https://www.readbyqxmd.com/read/30035559/can-research-participants-comment-authoritatively-on-the-validity-of-their-self-reports-of-mind-wandering-and-task-engagement-a-replication-and-extension-of-seli-jonker-cheyne-cortes-and-smilek-2015
#14
Matt E Meier
Seli, Jonker, Cheyne, Cortes, and Smilek (2015) found that, through retrospective confidence reports, participants can distinguish the validity of their mind wandering reports during a sustained attention ("metronome response") task. In addition, some participants were better able to make this distinction than others. Here, I sought to replicate both the within- and between-subjects' effects of confidence judgments on thought probe validity. To this end, I executed a preregistered close replication of Seli et al...
July 23, 2018: Journal of Experimental Psychology. Human Perception and Performance
https://www.readbyqxmd.com/read/30024226/perceptual-biases-during-cued-task-switching-relate-to-decision-process-differences-between-children-and-adults
#15
Joel E Martinez, Michael L Mack, Jessie-Raye Bauer, Mary Abbe Roe, Jessica A Church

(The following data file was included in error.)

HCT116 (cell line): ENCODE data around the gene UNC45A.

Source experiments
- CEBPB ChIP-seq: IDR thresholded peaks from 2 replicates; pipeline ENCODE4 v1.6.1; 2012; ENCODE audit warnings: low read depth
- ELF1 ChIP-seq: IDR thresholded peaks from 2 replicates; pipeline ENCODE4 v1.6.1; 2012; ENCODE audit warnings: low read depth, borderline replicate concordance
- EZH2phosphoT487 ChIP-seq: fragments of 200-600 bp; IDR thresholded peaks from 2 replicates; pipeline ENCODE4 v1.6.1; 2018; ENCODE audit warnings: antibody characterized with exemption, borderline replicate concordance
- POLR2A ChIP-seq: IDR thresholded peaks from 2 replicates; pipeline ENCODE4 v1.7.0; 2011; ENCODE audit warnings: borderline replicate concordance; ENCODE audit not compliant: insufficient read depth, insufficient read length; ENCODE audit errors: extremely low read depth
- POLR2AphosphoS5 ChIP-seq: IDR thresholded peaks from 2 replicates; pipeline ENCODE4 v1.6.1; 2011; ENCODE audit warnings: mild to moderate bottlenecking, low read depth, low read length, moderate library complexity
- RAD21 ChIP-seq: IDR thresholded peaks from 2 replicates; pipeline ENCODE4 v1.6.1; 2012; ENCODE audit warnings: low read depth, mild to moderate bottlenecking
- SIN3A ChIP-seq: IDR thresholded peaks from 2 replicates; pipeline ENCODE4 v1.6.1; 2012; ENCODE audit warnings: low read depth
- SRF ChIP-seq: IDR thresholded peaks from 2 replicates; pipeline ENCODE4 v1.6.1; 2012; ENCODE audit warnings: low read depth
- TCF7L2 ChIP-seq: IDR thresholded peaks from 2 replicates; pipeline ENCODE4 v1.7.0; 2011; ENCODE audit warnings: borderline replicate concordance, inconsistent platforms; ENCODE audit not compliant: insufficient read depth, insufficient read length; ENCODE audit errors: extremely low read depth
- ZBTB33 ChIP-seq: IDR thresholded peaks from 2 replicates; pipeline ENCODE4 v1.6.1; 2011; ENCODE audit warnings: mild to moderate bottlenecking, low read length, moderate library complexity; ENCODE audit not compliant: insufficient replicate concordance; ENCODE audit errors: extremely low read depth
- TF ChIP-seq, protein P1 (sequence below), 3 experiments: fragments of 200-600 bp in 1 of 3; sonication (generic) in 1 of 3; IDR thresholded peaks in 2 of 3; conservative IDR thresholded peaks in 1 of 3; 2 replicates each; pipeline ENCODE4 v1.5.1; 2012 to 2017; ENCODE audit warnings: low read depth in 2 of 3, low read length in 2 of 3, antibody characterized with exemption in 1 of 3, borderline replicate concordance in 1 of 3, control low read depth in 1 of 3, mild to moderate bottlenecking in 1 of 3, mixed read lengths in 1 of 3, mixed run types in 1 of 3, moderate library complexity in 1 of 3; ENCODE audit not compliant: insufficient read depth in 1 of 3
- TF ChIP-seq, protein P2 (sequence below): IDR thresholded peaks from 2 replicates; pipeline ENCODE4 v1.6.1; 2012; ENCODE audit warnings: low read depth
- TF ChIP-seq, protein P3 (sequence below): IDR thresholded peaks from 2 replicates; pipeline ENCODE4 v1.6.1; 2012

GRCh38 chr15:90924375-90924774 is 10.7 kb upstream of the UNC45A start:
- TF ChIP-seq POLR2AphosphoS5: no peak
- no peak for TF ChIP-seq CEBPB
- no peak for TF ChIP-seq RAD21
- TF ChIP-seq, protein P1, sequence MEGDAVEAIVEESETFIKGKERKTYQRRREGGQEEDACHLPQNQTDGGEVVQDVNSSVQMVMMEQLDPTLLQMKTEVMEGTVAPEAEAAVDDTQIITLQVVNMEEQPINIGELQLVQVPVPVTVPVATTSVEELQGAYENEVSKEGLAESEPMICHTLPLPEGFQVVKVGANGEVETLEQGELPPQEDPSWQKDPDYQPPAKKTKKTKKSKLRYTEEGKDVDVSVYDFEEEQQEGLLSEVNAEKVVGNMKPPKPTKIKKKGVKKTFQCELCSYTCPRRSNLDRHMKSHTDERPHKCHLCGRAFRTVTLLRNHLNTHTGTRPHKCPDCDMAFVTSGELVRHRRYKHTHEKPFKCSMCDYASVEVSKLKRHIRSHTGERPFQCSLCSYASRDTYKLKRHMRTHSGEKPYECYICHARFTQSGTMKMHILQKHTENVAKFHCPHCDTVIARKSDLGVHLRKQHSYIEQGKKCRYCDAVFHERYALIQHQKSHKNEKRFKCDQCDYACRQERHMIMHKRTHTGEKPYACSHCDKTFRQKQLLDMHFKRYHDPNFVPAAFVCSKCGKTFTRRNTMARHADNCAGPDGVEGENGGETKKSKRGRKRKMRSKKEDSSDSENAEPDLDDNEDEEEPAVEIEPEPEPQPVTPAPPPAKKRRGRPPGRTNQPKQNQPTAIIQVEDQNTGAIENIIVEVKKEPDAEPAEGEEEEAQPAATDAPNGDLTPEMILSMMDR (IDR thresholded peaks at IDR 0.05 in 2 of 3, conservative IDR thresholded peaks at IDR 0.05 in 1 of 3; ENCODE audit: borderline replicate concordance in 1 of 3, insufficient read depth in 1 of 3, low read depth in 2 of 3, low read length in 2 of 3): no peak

Previous work suggests that children engage preparatory processing differently than adults in cued task switching. One potential consequence is that they are differentially biased by visual properties of the stimuli, for example, target-choice similarity. We tested this possibility in 215 children and young adults ranging from 6 to 27 years of age. Participants played a cue-target game with varying levels of working memory and attentional demand where they matched multidimensional stimuli according to a cued dimension...
July 19, 2018: Journal of Experimental Psychology. Human Perception and Performance
https://www.readbyqxmd.com/read/30024224/the-role-of-temporal-integration-in-auditory-stream-segregation
#16
Júlia Simon, István Winkler